Factional divides
Prayuth also deftly balanced the interests of competing factions inside the RTA. This factionalism, a key determinant of intra-military stability, cuts in two main directions. First, there is the ever-present competition between members of the various military academy prep school graduating classes, whose members tend to remain loyal to one another and often either rise to high rank or stagnate in unison.

Second, two broad groups of officers, loosely translated into English as the "Angel Descendents" and "Eastern Tigers", now fiercely compete for promotions and assignments to key positions within the 1st Army Region, the pivotal command which oversees the security of Bangkok and the central region.

The Angel Descendent, or Wong Thewan, group tends to represent the RTA's traditional side. It is comprised of officers with high-level family connections, usually in the military but also sometimes from powerful political clans. The careers of the these officers is usually centered around the 1st Infantry Division, or King's Guard. The present roster of serving battalion and regimental commanders in the 1st Infantry Division indicates it is still the unit of choice for well-connected officers.

Over the years, Angel Descendent officers have benefited from what some view as a disproportionate number of promotions and key assignments. In the fall of 2004, however, this trend changed dramatically with the assignment of General Prawit Wongsuwan, a prominent Eastern Tiger alum, as army commander for his final year of active duty.

The Eastern Tigers are comprised of officers who often lack special family connections and whose careers have centered around service in the 2nd Infantry Division, especially its subordinate 21st Infantry Regiment. The 21st Regiment is a special RTA unit that ever since the 1981 April Fool's Day coup has been tasked with protecting royal family members.

While many analysts believe that the shift away from the Angel Descendants towards the Eastern Tigers was initiated by the 2006 coup, which overthrew Thaksin, it actually began two years earlier. The dominance in promotions and assignments that Eastern Tiger officers have recently enjoyed has been a major factor in pushing many Angel Descendent officers to support Thaksin and his ruling Peua Thai party.

Several of Thaksin's military prep school Class 10 classmates hail from this group, including Preuk Suwannathat, who recently retired after serving as commander of the 1st Infantry Division, and his two brothers. All three officers are the sons of the late Gen Tuanthong Suwannathat, a key ally of former Prime Minister Kriangsak Chomanan in the 1970s.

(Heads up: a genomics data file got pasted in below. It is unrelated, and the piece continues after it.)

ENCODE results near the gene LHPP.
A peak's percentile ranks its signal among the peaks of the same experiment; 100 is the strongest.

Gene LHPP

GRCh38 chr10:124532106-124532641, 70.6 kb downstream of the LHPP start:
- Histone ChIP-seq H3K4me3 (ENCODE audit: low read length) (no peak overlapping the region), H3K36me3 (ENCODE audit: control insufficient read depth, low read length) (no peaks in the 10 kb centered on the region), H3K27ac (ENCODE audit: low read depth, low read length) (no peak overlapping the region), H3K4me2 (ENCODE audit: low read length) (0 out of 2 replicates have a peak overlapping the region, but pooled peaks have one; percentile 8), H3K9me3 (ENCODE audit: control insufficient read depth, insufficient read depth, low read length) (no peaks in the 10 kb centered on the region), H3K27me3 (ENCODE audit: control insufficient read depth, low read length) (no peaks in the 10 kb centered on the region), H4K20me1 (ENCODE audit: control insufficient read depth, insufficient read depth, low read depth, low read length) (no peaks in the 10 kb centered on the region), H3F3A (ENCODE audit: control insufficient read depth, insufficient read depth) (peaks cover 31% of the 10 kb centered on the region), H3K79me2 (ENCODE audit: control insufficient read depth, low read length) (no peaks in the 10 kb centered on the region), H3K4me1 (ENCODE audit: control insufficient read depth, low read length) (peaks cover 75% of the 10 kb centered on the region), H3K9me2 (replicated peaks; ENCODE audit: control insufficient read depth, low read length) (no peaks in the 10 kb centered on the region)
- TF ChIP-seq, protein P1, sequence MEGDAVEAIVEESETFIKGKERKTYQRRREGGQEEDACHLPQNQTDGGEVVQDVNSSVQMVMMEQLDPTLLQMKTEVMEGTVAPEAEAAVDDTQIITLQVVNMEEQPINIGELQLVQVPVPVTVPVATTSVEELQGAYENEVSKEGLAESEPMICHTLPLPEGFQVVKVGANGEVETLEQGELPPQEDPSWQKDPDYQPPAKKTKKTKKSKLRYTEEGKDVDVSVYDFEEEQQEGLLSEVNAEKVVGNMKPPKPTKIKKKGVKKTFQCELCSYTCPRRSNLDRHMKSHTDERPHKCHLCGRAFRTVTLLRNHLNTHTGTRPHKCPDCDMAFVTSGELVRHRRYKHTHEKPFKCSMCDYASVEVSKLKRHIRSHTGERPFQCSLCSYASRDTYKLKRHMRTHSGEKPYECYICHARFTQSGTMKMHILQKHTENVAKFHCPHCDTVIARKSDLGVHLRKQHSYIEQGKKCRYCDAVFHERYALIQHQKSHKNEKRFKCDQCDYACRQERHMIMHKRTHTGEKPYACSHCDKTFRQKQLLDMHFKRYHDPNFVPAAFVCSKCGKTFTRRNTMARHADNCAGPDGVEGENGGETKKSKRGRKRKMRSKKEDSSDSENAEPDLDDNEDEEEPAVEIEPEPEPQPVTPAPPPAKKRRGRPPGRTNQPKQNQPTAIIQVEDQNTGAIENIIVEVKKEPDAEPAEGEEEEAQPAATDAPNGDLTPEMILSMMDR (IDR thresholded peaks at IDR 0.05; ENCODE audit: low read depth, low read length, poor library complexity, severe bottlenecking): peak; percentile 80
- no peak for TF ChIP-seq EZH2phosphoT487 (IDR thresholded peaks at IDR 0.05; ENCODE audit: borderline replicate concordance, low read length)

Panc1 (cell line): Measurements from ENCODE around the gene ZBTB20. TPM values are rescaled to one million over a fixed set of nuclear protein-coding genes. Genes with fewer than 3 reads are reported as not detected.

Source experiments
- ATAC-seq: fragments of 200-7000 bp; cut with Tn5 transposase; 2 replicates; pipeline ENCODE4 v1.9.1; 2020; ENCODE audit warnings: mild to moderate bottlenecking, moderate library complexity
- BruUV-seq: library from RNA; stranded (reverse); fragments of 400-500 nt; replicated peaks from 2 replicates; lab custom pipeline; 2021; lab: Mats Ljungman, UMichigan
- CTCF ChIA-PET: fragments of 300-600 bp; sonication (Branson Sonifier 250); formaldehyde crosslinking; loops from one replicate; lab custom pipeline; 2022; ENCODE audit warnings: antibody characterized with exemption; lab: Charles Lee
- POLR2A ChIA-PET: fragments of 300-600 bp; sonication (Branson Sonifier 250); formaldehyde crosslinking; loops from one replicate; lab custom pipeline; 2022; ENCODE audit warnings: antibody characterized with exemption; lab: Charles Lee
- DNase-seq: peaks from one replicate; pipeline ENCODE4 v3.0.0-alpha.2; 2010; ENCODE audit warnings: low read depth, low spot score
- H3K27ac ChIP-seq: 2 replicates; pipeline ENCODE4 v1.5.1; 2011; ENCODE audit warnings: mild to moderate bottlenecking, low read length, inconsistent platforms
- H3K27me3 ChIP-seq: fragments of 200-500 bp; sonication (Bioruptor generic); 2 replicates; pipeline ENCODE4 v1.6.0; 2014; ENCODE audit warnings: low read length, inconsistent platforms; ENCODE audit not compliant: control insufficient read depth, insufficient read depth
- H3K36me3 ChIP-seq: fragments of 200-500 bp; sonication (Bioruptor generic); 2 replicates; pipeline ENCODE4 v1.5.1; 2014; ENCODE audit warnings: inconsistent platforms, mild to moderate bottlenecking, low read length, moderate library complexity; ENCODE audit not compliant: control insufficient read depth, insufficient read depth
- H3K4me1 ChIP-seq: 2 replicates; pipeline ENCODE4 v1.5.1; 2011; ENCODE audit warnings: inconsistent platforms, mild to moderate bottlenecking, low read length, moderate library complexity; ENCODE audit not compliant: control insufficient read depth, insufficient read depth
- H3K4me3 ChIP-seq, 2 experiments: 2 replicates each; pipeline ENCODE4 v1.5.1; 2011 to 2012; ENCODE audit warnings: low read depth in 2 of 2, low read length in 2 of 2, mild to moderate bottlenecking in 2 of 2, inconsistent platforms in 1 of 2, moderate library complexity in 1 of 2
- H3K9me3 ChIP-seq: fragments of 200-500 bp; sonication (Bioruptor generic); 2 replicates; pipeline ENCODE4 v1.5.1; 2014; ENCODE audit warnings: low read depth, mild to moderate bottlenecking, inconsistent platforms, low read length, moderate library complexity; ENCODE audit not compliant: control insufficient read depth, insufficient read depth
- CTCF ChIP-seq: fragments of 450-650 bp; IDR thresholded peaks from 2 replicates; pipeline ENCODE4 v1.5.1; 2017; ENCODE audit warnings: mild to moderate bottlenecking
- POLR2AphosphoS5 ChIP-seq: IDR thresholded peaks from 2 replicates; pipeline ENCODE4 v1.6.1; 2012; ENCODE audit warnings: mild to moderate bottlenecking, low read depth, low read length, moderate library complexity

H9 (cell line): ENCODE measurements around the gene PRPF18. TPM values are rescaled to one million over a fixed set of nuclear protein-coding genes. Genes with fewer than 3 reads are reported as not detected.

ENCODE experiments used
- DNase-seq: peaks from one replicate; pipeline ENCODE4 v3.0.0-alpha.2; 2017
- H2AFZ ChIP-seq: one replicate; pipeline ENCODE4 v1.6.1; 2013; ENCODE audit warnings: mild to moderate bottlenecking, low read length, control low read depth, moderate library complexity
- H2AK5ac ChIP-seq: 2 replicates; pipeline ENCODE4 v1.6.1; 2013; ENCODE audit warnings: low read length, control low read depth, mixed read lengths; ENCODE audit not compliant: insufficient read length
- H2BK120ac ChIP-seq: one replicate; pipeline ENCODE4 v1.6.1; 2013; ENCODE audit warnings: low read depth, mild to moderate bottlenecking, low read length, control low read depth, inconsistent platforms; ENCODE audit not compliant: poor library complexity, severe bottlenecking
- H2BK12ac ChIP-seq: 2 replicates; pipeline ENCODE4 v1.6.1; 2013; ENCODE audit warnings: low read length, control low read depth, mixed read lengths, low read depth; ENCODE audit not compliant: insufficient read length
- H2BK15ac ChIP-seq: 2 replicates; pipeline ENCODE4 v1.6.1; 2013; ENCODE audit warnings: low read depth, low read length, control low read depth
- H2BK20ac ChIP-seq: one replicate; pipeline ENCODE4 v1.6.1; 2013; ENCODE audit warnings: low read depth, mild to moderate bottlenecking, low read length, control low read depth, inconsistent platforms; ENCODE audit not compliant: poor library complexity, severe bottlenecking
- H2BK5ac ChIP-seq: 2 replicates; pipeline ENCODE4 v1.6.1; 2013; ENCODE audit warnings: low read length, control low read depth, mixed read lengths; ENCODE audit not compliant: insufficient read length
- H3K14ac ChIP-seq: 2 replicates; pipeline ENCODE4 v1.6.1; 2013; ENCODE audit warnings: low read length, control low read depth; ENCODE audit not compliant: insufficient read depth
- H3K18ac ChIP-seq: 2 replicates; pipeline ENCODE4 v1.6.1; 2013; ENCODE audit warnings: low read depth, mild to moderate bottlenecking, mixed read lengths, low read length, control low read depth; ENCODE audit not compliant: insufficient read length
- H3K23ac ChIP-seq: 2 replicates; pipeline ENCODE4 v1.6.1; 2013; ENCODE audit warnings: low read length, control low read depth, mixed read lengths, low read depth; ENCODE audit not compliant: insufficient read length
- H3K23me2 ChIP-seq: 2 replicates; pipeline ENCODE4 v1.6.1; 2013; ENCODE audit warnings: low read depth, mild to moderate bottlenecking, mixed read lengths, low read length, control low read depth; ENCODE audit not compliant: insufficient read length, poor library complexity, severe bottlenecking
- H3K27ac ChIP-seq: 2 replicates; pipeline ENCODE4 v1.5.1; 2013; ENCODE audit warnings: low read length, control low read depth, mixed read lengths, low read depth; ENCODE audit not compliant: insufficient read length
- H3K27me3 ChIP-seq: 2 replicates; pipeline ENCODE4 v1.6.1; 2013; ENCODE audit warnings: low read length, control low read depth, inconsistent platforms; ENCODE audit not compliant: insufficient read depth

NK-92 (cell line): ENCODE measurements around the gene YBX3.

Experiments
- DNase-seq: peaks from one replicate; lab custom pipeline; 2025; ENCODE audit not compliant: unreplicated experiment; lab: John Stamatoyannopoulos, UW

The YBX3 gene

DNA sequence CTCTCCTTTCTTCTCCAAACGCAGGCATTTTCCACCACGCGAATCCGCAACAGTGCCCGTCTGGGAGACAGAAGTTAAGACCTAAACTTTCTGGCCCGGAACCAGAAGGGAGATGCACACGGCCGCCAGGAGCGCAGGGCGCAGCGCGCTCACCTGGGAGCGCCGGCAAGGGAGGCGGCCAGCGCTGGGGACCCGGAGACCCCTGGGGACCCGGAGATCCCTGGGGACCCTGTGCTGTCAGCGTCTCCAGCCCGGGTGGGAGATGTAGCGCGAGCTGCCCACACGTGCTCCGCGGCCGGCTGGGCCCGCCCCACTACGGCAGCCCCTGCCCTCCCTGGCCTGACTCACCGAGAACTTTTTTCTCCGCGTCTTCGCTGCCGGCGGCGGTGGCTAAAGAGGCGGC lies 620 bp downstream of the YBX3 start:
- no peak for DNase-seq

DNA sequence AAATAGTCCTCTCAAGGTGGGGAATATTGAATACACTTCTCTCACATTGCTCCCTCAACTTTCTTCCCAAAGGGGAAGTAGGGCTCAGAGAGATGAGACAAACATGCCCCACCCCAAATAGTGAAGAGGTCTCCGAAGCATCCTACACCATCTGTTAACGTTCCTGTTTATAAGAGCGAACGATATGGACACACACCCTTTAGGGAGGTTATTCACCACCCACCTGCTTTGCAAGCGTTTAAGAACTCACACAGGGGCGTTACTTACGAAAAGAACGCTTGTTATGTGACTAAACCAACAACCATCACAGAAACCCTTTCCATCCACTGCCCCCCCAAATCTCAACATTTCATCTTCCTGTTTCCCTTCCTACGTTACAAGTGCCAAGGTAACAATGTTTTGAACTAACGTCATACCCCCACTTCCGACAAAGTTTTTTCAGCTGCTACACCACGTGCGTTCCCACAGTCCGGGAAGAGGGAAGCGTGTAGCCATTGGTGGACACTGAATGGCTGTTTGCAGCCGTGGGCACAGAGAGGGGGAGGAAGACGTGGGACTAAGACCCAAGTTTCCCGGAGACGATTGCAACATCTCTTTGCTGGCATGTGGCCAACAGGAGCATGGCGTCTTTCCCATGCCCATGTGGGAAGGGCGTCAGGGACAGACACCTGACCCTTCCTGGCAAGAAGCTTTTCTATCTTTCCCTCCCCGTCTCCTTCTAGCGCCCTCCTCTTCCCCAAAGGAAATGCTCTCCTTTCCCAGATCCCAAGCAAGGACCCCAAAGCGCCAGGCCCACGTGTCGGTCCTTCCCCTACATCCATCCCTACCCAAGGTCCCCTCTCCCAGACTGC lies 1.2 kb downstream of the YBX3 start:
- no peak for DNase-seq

The Angel Descendent group clearly hoped that Peua Thai's electoral victory in 2011 would translate into more promotions and key assignments for its members. While this has not transpired, Prayuth's balanced handling of key promotions and assignments at this year's reshuffle likely helped to defuse tensions. It has also reportedly earned him a new measure of respect from the Angel Descendants, despite Prayuth's personal background as an Eastern Tiger. This will have left little opening for Thaksin and Peua Thai politicians to exploit the rivalry and play divide-and-rule politics inside the armed forces.

Significantly, Prayuth promoted an unprecedented 103 officers from the rank of special colonel (the RTA equivalent of brigadier general) to major general at this year's reshuffle. The number of officers promoted to major general never exceeded 62 at previous fall reshuffles. Like the 210 new senior positions Sukamphol created within the MoD, this is another eye-popping figure and is undoubtedly related to Prayuth's believed success in satisfying the ambitions of various younger military prep school classes for promotion.

Given that most Thai military officers remain on active duty until their mandatory retirement at age 60, many of these newly promoted major generals (who are 52 to 53 years old) have another seven or eight years remaining on active duty. They will now likely view Prayuth as an officer to whom they owe a major debt, one that could possibly be repaid should the royalist army commander decide to enter politics after his retirement in 2014.

Cultivating loyal allies among the commanders of key combat units could also represent an important strategic advantage in any future political conflict, including new rounds of street protests or another push for the criminally convicted Thaksin to return from self-exile through some sort of amnesty. (The effect of all these promotions on the RTA's efficiency and effectiveness as a fighting force, however, is another matter.)

Prayuth, who previously had a reputation for favoritism towards his own Class 12 loyalists, has likely managed through the reshuffle to maintain RTA unity in the face of growing factionalism. While the big question looming over Thai politics is whether Thaksin will soon push again to return from exile, the fact that Prayuth maintained his position and strengthened his hand at the reshuffle means the RTA will remain a potent countervailing force in the year ahead.

John Cole and Steve Sciacchitano spent several years in Thailand while on active duty with the US Army. Both were trained as Foreign Area Officers specializing in Southeast Asia and graduated from the Royal Thai Army's Command and General Staff College. They are now retired and the views expressed here are their own.

(Copyright 2012 Asia Times Online (Holdings) Ltd. All rights reserved. Please contact us about sales, syndication and republishing.)